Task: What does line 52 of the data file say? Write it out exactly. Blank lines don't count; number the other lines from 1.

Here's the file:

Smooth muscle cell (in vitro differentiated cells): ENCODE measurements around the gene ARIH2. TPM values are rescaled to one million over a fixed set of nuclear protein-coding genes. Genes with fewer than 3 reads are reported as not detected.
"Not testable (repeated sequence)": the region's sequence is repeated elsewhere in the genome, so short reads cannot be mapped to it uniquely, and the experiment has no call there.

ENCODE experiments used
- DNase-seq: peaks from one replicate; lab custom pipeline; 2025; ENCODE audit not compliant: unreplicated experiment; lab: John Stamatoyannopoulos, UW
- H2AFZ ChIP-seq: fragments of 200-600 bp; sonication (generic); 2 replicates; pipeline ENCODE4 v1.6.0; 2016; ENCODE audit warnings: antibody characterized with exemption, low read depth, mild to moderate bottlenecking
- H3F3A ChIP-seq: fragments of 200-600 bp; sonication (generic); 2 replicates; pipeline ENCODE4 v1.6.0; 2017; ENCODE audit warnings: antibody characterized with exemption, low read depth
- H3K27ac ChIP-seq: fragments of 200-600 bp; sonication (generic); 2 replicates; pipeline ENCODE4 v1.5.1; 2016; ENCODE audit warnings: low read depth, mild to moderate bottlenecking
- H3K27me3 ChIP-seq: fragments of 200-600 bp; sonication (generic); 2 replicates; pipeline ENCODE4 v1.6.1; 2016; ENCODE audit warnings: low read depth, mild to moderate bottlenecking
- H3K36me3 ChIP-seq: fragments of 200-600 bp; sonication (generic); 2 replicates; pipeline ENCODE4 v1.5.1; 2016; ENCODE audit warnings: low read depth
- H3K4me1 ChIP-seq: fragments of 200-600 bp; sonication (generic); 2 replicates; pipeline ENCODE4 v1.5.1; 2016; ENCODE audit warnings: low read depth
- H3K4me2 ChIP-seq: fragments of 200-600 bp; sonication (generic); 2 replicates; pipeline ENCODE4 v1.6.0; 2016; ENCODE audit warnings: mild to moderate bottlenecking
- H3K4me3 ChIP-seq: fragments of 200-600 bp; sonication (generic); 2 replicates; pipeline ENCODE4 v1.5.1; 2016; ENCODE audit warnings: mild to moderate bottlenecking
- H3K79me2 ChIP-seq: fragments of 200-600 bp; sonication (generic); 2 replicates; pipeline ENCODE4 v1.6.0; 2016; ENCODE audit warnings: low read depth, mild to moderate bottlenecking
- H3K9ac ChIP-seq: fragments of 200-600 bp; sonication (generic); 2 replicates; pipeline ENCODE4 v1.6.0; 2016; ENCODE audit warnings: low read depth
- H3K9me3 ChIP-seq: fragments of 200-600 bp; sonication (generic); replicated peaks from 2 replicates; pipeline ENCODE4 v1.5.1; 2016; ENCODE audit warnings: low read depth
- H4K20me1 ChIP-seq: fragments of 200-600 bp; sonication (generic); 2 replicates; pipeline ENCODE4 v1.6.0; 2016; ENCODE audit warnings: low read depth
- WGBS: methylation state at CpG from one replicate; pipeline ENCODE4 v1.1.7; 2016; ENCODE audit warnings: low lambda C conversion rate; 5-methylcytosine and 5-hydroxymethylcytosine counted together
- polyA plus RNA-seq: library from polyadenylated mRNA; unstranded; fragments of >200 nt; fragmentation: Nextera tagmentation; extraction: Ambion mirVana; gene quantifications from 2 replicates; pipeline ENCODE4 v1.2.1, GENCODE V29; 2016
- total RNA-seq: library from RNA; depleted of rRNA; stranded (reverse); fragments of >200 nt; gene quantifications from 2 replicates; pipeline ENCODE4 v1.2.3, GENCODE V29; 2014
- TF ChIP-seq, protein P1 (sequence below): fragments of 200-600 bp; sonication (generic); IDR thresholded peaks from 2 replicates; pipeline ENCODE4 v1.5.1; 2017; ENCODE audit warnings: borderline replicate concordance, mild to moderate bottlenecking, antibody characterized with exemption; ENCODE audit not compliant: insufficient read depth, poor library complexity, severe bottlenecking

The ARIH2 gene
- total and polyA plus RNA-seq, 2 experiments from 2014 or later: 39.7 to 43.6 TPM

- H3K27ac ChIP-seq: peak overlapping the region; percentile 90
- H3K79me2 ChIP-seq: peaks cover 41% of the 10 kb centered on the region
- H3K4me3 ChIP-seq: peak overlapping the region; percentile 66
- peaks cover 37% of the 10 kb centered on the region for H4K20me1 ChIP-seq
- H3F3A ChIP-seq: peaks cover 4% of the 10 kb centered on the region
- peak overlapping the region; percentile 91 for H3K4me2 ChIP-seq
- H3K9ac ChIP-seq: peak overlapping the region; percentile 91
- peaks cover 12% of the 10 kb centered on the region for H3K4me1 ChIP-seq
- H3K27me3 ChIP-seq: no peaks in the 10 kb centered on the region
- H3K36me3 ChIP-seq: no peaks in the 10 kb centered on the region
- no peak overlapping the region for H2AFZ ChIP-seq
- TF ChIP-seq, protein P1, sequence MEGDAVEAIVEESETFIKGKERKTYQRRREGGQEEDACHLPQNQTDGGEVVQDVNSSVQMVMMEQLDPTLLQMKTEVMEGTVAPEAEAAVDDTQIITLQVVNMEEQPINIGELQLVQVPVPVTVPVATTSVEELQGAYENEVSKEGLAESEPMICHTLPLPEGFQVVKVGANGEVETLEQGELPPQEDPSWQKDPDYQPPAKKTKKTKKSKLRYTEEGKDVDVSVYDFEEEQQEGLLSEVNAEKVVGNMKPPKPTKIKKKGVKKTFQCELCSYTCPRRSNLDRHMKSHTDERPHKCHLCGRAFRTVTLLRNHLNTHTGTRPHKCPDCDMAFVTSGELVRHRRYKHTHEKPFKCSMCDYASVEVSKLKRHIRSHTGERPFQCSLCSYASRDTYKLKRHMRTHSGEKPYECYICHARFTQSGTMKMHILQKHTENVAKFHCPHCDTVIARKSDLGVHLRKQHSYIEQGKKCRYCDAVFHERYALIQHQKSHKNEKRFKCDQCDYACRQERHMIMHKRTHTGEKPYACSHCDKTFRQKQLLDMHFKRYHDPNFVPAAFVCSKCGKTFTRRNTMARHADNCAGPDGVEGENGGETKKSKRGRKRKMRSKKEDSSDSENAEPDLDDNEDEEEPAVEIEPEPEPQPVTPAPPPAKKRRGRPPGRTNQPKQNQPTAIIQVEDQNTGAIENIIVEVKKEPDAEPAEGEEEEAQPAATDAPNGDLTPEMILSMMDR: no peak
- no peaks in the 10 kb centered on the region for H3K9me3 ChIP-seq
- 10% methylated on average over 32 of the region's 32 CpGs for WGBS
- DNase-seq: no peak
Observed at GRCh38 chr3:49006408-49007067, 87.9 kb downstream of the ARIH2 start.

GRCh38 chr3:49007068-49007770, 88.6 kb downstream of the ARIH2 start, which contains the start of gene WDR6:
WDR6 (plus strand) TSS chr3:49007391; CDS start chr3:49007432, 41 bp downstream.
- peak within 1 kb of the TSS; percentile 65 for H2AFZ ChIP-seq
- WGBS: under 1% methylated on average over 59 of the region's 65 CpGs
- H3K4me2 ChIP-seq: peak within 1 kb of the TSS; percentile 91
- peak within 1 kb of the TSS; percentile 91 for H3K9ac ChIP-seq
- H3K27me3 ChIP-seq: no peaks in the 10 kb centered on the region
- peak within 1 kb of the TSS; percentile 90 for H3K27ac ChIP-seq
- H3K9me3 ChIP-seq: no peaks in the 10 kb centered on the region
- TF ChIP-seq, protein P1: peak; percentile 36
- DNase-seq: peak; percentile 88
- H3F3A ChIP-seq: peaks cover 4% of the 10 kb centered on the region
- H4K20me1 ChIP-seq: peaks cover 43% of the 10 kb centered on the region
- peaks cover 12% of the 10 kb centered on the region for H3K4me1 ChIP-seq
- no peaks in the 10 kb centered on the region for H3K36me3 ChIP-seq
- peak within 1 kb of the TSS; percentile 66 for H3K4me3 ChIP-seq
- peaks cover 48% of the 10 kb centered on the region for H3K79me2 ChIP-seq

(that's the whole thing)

- peaks cover 12% of the 10 kb centered on the region for H3K4me1 ChIP-seq